I'm a believer in growth stocks. As an analyst for our Motley Fool Rule Breakers service, I think you should be a believer too. But even I have to admit some growth stories are bogus, hence this regular series.

Next up: Molycorp (NYSE: MCP). Is this miner of rare earth minerals the real thing? Let's get right to the numbers.

Foolish facts

Metric

Molycorp

CAPS stars (out of 5) *
Total ratings 166
Percent bulls 44.6%
Percent bears 55.4%
Bullish pitches 11 out of 28
Highest rated peers Teck Resources, Southern Copper, Rio Tinto

Data current as of Nov. 14.

Bears don't like that Molycorp's valuation is based entirely on what could be. Bulls don't care; they see this as betting on a natural monopoly in metals mining.

"With the 2nd largest rare earth deposit in the world, and the only one in the [western] hemisphere, this is a buy and hold long term winner. They've only begun to exploit the [rare earth oxides]," wrote All-Star investor jah609 in September.

There are 17 rare earth metals for manufacturing a wide variety of necessary devices. For example:

  • Cerium for creating the catalyst that allows ovens to clean themselves.
  • Holmium for making lasers.
  • Lanthanum for making refractive glass used for camera lenses and hydrogen storage, among other things.
  • Promethium for making nuclear batteries.

Investors like Molycorp in part because rare earth metals (REM) are expensive to mine, and China, which sources 97% of the world's REM supply, isn't keen on exporting what it needs. According to media reports, officials there have been discussing a plan for reducing REM exports.

This is where jah609's thesis comes into play. Molycorp lays claim to the only substantial rare earths mine in North America in Mountain Pass, California. Plans call for manufacturing more than 19,000 tons annually by the end of 2012.

Getting to that point will require several heavy doses of capital expenditures. But that could be less of a problem than it seems. The Department of Energy is taking applications for loan guarantees for rare earths mining. Molycorp submitted its proposal in June. If approved, the funding could help sustain the company as it spends to modernize the Mountain Pass mine.

The elements of growth

Metric

Last 12 Months

2009

2008

Normalized net income growth Not available Not measurable Not available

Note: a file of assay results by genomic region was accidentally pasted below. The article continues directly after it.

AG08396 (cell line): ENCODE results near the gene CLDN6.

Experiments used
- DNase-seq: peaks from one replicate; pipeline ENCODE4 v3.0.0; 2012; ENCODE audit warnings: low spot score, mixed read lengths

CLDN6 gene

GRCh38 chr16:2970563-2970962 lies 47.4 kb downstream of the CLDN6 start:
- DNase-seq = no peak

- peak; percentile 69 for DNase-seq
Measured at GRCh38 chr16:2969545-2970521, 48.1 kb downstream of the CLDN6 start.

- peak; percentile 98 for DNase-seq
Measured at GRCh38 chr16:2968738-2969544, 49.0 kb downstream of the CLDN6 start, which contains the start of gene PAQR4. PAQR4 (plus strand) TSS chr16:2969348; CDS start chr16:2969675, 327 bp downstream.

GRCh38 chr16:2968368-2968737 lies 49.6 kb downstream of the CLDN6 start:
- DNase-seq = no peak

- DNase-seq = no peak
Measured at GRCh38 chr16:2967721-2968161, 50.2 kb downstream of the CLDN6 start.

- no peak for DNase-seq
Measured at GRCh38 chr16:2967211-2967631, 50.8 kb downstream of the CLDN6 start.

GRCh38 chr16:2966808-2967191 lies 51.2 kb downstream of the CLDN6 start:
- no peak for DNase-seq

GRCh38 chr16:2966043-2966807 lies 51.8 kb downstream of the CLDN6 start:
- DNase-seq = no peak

Revenue growth Not available 93.6% Not available
Gross margin (163.5%) (207.1%) Not measurable
Receivables growth Not available (9.3%) Not available
Shares outstanding 50.113 million 44.309 million 38.234 million

Source: Capital IQ, a division of Standard & Poor's.

Yes, I know. This table doesn't say much. How could it? There's still so much we don't know about Molycorp. But there are a few things we can point to. Let's review:

  • First, we can ignore net income and revenue. Growth in these categories is meaningless until Mountain Pass is operating at capacity.
  • Having said that, I find it interesting that gross margin has seen steady improvement since 2008. Not that there is much a margin yet. I just like the directional trend.
  • The shares outstanding line tells us the most. Molycorp needs to be able to sell shares in order to raise funds to finance growth. According to Capital IQ, Molycorp received $393.8 million in proceeds from a July IPO and has access to another $86.7 million via a shelf registration.

Competitor and peer checkup

Company

Normalized Net Income Growth (3 yrs.)

Freeport-McMoRan Copper & Gold (NYSE: FCX) 9%
Molycorp Not available
Rare Element Resources (AMEX: REE) Not measurable
RTI International Metals (NYSE: RTI) Not measurable
Titanium Metals (NYSE: TIE) (38.6%)

Source: Capital IQ. Data current as of Nov. 14.

This table doesn't mean much. In North America, only Molycorp mines rare earth metals, though REM explorer Rare Element Resources has aspirations to join the club. But the business is also just developing. What we really need is a clear understanding of the opportunity here in North America.

Grade: Unsustainable
I've yet to see good data for the domestic rare earths market, though Dian Chu's analysis at Seeking Alpha is about the best I've seen so far. But not even she has hard figures.

Therein lies the problem. All we really know is that the rise of electric cars and complex electronic devices such as smartphones should increase demand for certain REMs. One estimate, from researchers at Australia's Industrial Minerals Co., predicts global consumption will rise to roughly 225,000 tons by 2015, up from around 140,000 tons today.

Presuming Molycorp its 19,000 tons of rare earths into this market each year, that's $281.2 million in annual revenue at current prices. Impressive? Sure, if Molycorp weren't already worth $2.6 billion in market value. Today's valuation assumes a BIG spike in the per-ton value of rare earths. That's possible, of course. I just wouldn't bet real money on bubble pricing. Instead, I'll be shorting the stock in my CAPS portfolio and then seek an opportunity go long when the hysteria subsides.

Now it's your turn to weigh in. Do you like Molycorp at these levels? Let us know what you think using the comments box below. You can also ask Tim to evaluate a favorite growth story by sending him an email, or replying to him on Twitter.

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Fool contributor Tim Beyers is a member of the Motley Fool Rule Breakers stock-picking team. He didn't own shares of any of the companies mentioned in this article at the time of publication. Check out Tim's portfolio holdings and Foolish writings, or connect with him on Twitter as @milehighfool. You can also get his insights delivered directly to your RSS reader. We Fools may not all hold the same opinions, but we all believe that considering a diverse range of insights makes us better investors. The Motley Fool is also on Twitter as @TheMotleyFool. Its disclosure policy thinks Monty Python is sustainably funny.